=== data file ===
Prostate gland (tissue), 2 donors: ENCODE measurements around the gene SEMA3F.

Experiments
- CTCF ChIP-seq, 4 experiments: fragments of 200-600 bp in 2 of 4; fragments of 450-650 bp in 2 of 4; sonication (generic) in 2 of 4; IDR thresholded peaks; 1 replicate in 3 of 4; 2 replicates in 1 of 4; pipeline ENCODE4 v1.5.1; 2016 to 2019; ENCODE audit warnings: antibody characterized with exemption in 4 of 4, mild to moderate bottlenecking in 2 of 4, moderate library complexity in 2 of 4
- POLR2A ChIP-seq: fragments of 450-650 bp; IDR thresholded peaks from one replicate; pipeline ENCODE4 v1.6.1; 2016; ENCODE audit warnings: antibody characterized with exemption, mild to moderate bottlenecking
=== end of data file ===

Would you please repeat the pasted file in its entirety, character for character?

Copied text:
Prostate gland (tissue), 2 donors: ENCODE measurements around the gene SEMA3F.

Experiments
- CTCF ChIP-seq, 4 experiments: fragments of 200-600 bp in 2 of 4; fragments of 450-650 bp in 2 of 4; sonication (generic) in 2 of 4; IDR thresholded peaks; 1 replicate in 3 of 4; 2 replicates in 1 of 4; pipeline ENCODE4 v1.5.1; 2016 to 2019; ENCODE audit warnings: antibody characterized with exemption in 4 of 4, mild to moderate bottlenecking in 2 of 4, moderate library complexity in 2 of 4
- POLR2A ChIP-seq: fragments of 450-650 bp; IDR thresholded peaks from one replicate; pipeline ENCODE4 v1.6.1; 2016; ENCODE audit warnings: antibody characterized with exemption, mild to moderate bottlenecking